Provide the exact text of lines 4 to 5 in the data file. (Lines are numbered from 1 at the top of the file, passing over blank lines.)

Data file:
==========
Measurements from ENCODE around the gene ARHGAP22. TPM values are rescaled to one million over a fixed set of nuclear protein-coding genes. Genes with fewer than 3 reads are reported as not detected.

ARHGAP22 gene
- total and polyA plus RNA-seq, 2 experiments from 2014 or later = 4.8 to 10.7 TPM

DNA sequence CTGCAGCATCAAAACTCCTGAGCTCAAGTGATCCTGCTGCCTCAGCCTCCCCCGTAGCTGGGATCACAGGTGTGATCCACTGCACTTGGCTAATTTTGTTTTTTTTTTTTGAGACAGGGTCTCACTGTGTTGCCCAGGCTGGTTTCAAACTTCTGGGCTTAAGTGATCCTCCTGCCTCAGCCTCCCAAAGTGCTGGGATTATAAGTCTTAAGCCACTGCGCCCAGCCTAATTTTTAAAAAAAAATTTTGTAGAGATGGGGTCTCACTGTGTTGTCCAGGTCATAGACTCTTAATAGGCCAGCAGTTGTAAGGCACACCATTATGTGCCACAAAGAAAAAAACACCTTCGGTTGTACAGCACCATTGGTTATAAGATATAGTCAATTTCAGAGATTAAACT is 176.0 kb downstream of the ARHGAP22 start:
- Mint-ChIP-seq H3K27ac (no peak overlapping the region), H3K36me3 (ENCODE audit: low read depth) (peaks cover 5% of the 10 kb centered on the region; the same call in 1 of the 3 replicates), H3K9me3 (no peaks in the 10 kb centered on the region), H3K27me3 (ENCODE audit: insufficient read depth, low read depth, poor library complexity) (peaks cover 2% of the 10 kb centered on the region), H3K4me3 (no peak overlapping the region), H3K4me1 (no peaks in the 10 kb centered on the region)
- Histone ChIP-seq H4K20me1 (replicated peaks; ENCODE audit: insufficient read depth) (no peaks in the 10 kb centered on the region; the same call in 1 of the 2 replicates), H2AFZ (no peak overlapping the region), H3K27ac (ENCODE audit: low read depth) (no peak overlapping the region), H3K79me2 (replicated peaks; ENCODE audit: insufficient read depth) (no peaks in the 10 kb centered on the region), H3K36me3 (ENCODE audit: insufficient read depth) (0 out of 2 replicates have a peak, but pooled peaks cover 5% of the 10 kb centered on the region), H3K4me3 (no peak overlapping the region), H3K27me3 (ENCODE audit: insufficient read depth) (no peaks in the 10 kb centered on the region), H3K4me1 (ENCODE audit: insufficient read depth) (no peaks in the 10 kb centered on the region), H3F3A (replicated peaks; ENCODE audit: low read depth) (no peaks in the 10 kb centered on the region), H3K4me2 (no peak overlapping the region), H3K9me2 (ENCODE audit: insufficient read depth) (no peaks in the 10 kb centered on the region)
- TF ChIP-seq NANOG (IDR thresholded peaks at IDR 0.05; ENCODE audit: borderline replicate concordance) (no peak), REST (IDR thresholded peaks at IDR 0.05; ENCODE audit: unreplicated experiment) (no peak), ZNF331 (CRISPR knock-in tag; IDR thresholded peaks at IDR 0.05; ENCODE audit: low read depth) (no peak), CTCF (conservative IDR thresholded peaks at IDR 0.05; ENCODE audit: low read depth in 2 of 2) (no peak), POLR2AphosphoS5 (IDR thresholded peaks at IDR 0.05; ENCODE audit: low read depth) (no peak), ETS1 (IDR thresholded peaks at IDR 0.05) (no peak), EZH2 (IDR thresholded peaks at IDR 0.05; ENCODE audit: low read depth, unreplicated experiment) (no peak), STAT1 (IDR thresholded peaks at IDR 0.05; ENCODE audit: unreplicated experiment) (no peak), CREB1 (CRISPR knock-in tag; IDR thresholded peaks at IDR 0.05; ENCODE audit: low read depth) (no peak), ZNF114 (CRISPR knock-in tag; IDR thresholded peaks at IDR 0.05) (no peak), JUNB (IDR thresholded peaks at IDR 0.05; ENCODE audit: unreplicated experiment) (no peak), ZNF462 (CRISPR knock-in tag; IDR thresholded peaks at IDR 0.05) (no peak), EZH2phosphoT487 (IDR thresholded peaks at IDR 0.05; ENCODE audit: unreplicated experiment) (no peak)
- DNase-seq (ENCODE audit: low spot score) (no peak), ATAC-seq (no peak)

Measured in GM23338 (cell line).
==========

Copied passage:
DNA sequence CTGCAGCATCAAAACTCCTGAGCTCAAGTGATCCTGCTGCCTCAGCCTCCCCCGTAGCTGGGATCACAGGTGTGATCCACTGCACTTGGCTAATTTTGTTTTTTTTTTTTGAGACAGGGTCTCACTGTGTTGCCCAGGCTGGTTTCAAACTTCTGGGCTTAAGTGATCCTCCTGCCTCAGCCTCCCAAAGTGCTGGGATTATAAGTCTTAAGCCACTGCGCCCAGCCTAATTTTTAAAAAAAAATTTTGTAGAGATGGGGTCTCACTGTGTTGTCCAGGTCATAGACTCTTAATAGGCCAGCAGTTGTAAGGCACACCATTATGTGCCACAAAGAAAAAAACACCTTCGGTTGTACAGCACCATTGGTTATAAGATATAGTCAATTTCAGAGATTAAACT is 176.0 kb downstream of the ARHGAP22 start:
- Mint-ChIP-seq H3K27ac (no peak overlapping the region), H3K36me3 (ENCODE audit: low read depth) (peaks cover 5% of the 10 kb centered on the region; the same call in 1 of the 3 replicates), H3K9me3 (no peaks in the 10 kb centered on the region), H3K27me3 (ENCODE audit: insufficient read depth, low read depth, poor library complexity) (peaks cover 2% of the 10 kb centered on the region), H3K4me3 (no peak overlapping the region), H3K4me1 (no peaks in the 10 kb centered on the region)